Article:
[0010] Embodiments of the present disclosure described herein provide a convertible package assembly and display system that offers significant cost and corrugate savings when compared to the prior art. In traditional RSC (regular slotted case) designs, the cases must be pre-glued at the overlapping seam. This additional machine step increases material cost and complicates the storage of semi-completed blanks. In addition, redundant, overlapping material is required on the two sides with closures. As disclosed herein, assembly embodiments utilize a case design, commonly referred to as an FSC (flange seal case). This design eliminates the waste and additional machine step, typically saving 20-30% in material cost.

[0011] In another aspect of the present disclosure, the assembly blank (from which the case of the assembly is formed from) provides a form that is easily machinable. In many prior art examples, the design of a retail-ready case commonly complicates the process of forming. Elaborate tear strips, score lines, and additional features dilute the ability of the machinery to form the case. Again, in embodiments disclosed herein, the assembly design is based on a conventional FSC (flange seal case). Scoring is limited to the bottom portion of the case, allowing machines to form the case efficiently and with precision. In some embodiments a key feature is the use of asymmetrical top flaps. The offset flaps do not impede the final forming (closing) operation, but significantly impact the retail configuration of the assembly case.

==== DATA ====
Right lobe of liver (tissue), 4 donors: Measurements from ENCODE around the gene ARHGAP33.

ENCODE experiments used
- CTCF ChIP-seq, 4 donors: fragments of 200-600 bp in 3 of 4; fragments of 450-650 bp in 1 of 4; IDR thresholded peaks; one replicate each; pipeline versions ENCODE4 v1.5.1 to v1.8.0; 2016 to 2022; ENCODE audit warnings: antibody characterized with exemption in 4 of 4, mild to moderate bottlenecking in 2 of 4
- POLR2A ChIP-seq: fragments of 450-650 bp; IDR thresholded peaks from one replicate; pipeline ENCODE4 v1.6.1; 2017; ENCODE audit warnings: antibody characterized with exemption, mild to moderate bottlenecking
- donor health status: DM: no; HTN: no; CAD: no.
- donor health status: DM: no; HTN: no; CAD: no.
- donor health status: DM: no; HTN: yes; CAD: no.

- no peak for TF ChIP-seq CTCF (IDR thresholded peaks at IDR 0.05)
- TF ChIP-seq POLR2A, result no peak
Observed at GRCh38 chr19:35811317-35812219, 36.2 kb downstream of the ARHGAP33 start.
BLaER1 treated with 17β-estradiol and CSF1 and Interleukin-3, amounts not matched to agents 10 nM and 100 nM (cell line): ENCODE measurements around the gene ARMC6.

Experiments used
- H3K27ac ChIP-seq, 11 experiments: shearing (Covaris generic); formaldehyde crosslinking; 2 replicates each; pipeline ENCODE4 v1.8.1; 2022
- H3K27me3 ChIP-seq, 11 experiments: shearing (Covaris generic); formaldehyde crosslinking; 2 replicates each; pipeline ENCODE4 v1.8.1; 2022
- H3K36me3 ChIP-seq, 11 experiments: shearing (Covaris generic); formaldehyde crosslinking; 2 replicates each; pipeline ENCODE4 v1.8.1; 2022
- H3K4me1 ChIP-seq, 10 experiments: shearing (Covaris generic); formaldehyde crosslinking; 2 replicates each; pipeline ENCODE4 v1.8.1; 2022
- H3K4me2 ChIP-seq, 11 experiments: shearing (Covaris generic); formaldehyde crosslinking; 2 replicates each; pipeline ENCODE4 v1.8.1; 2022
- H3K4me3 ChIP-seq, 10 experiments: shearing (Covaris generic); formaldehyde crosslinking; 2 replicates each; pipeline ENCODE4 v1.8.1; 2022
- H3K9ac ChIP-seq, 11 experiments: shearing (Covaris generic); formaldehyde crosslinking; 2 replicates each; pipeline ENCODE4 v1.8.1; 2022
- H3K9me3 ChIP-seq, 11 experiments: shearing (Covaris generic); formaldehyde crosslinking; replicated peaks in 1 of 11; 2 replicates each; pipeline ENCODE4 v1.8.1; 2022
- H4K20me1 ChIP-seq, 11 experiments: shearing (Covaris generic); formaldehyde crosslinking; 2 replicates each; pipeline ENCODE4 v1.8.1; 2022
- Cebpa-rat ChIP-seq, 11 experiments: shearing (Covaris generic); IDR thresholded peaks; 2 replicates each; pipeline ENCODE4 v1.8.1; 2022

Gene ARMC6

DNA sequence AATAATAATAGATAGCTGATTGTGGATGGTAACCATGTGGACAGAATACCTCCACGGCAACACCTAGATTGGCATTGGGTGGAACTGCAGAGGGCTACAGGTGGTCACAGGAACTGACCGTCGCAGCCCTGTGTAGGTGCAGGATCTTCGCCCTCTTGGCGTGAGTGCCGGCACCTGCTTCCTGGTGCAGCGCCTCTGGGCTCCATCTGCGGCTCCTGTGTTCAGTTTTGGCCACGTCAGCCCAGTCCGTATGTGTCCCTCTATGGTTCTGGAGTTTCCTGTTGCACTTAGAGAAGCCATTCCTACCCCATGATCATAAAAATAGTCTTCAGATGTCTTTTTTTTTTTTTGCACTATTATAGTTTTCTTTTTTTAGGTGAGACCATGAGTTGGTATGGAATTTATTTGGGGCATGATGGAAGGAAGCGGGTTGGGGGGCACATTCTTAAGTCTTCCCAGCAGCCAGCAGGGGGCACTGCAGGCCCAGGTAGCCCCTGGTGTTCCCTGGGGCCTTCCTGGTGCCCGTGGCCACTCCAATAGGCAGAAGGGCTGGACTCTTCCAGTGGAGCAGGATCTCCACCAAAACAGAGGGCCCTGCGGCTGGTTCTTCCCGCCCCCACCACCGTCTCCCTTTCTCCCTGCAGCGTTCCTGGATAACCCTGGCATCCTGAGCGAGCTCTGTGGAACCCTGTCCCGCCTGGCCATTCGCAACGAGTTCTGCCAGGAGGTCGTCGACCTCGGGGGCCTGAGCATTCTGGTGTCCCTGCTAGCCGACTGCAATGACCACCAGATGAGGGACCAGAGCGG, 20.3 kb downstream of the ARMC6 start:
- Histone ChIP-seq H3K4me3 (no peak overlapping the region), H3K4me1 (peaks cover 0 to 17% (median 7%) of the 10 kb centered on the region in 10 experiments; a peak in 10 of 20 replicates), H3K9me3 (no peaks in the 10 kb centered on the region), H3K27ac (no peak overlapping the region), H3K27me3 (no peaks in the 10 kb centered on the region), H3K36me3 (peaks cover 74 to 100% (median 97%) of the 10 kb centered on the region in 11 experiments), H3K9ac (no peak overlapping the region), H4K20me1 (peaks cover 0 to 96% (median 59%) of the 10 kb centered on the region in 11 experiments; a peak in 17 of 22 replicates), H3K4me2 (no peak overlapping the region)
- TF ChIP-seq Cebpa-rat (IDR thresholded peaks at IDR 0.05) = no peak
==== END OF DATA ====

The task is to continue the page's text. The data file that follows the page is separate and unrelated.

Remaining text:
[0012] In yet another aspect of the disclosure, the assembly case design provides a form that is more aesthetically pleasing. Scoring on the bottom portion of the case allows for aggressive cut patterns and easy tear-away. In addition, the design allows for a machine-cut front edge and partial side edges for excellent shelf-appeal. This is opposed to many prior art assemblies which are manufactured to include perforated, tear-away strips or lines.

BRIEF DESCRIPTION OF THE DRAWINGS

[0013] A detailed description of the present disclosure is hereafter described with specific reference being made to the drawings.

[0014] FIG. 1 is a side perspective view of an embodiment of the package assembly in the shipping configuration.

[0015] FIG. 2 is a front perspective view of the package assembly shown in the display configuration.

[0016] FIG. 3 is a top down view of the blank from which the package assembly case is formed.

[0017] FIGS. 4-7 illustrate a sequence of steps for forming the case from the blank shown in FIG. 3.

[0018] FIGS. 8-9 depict the case of FIG. 7 being loaded with product containers prior to final formation of the package assembly (shipping configuration).